On Sunday, I wrote a blog post titled "Distillation" in which I said:
"It's quite difficult to accurately convey the stress and effort required to build and maintain large complex networks to those with no real frame of reference. I've done it for years, building networks for city governments, universities, hospitals, and private companies. At some point, a network moves beyond "straightforward" complexity, and almost becomes a work of art. Whether it's a clever iBGP VPN failover for a large MPLS-based WAN, an OSPF-based ISDN dialback configuration, or a novel method of route injection through a third-party cloud, there are instances where network architects and admins need to color outside the lines to provide a needed service or measure of redundancy. It's at this point that the proverbial wheat is separated from the chaff in terms of network administration."
I've felt this way about several of the networks that I've built in the past -- they transcended the mundane and became basically a work of art. Terry Childs also felt this way, because he applied for and received a copyright in June 2007 on the configuration of the FiberWAN as technical artistry. This would back up my contention that Childs' felt that what he had created couldn't be understood or maintained by anyone else. After all, would Picasso let anyone else work on one of his paintings?
[ Follow the Terry Childs saga with InfoWorld special report: Terry Childs: Admin gone rogue. ]
More information coming to light shows just how in the dark his managers really are. In the arrest warrant, several key details are presented as evidence of malfeasance on the part of Childs. These include a detailed description of an analog modem and a DSL modem that were discovered in a network cabinet that he had built, and another analog modem attached to a desktop PC that he had installed. The description in the arrest warrant introduces these devices as evidence that Childs had added backdoors to the FiberWAN. Further on, the inspector describes an event in which Childs' pager was taken from him, and shortly thereafter, the pager went off with a message described as having come "from one of the routers on the network". This event was presented as evidence that Childs "still had administrative access to the network", and was probably a very important "fact" that helped convince the judge to sign the warrant.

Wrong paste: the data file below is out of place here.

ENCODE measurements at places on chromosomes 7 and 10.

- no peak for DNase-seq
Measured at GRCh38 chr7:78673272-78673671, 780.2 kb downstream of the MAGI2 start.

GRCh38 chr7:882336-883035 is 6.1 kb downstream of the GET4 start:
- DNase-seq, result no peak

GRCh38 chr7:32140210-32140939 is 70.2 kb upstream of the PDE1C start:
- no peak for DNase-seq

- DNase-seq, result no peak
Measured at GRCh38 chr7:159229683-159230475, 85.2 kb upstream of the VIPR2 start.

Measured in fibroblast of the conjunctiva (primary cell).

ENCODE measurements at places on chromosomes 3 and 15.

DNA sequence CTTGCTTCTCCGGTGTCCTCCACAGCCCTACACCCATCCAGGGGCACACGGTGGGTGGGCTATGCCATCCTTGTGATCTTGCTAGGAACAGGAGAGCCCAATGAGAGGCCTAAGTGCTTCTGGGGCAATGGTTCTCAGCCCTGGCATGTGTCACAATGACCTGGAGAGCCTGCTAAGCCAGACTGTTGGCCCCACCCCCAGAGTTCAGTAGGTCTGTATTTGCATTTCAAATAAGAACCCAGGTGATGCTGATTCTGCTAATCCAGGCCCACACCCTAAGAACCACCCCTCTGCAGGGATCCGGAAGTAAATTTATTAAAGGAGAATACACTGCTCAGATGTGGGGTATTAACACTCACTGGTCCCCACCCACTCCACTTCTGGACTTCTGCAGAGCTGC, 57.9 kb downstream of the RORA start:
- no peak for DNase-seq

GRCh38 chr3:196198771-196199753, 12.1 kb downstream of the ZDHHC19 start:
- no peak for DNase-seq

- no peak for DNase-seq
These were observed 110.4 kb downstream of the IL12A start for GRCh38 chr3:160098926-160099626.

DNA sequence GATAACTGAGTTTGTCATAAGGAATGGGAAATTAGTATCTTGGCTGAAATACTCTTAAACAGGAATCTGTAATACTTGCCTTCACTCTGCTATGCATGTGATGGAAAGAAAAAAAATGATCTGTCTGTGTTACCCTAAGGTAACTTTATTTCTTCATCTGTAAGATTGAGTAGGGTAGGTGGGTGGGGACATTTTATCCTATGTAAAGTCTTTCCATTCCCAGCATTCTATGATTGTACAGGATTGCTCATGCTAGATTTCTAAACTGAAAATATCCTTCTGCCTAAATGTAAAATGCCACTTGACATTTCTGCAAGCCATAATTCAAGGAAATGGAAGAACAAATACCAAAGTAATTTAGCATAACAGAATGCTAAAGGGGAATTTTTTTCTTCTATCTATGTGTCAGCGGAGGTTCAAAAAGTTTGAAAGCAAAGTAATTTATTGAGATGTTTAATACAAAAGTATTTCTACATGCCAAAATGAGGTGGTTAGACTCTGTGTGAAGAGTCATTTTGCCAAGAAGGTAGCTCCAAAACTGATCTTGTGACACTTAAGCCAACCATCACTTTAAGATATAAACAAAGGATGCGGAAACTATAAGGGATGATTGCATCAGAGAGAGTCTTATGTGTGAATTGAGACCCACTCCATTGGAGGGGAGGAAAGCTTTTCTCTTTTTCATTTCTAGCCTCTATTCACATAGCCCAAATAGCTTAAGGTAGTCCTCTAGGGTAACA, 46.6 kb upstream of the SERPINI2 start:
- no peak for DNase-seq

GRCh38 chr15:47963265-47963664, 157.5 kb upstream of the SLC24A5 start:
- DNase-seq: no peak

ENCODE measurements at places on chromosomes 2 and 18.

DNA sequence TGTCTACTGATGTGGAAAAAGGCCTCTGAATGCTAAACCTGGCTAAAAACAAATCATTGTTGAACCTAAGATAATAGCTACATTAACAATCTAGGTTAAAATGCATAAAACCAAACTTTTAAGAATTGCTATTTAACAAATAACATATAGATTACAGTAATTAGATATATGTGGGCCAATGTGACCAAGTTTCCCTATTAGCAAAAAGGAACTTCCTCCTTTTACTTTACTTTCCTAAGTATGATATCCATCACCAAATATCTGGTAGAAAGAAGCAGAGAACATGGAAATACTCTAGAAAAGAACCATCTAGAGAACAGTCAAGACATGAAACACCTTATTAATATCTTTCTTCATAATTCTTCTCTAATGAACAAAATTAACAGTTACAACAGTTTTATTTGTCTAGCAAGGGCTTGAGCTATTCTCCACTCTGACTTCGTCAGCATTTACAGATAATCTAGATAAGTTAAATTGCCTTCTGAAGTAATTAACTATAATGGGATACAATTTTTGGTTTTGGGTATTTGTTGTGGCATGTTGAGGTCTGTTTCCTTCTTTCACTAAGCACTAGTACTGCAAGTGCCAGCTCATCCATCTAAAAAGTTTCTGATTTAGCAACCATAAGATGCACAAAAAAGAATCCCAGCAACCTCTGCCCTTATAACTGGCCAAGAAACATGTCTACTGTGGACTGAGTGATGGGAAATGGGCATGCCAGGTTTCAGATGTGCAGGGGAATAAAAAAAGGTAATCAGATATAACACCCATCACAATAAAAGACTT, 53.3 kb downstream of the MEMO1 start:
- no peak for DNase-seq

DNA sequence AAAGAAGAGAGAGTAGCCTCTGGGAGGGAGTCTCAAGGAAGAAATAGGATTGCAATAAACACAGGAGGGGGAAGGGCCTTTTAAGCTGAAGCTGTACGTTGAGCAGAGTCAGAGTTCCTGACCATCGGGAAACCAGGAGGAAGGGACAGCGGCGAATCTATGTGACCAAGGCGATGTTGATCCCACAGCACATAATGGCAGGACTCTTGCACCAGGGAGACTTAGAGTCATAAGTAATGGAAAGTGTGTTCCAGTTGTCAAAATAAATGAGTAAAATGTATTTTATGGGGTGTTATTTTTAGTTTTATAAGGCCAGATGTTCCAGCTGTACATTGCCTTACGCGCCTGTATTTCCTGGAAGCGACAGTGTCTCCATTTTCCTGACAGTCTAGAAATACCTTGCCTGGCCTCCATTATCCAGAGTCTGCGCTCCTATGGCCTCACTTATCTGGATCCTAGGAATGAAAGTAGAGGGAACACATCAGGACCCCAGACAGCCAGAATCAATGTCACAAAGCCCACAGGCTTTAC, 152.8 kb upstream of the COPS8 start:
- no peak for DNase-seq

The fact that this information is in the arrest warrant underscores the fact that the city truly doesn't understand anything about this case. According to Childs, one of the modems was in place to perform dialback services to provide him with emergency access to the network, and was installed following an outage event that was extended due to the lack of such access. Further, it was installed with the full knowledge of his managers. Also according to Childs, the other analog modem was hooked up to a desktop system running What's Up Gold, a network monitoring tool. This modem was used solely to send warning messages to Childs' pager when problems occurred on the network -- it's more than likely that this is the same modem that called Childs' pager after he had surrendered it to his management.
I find it deeply disturbing that both the inspector that prepared the arrest warrant and affidavit, and the "expert" brought in to help the city with this situation did not understand the actual purpose of these items, and yet are apparently still involved in the investigation of this case. I find Childs' description of these two modems and their purpose to be far more realistic than the description in the arrest warrant affidavit.
The DSL modem is slightly more curious. If it was connected to a raw pair (or a BANA circuit), where's the other end? If it was connected to an ISP, providing Internet access or a path through which to access the network, I find it hard to believe that nobody else knew about it. After all, unless Childs was paying for that circuit from his own pocket, the bills had to go somewhere, and ostensibly, somebody had to sign off on it. More information is needed on that one.
Unfortunately, it appears I might have an answer to some of my questions from my post on Sunday, namely "If the FiberWAN network is as complex as it appears to be, are there CCIE-level forensic networking experts employed or contracted by the San Francisco police department?" The answer would be that no, there aren't. The people tasked with investigating this case appear to be woefully ignorant, and lack basic understanding of how enterprise networks are constructed and maintained. This isn't necessarily a knock on the SFPD -- there's no realistic expectation that they should have this level of expertise on staff. They should, however, contract with skilled engineers that can provide that service for them.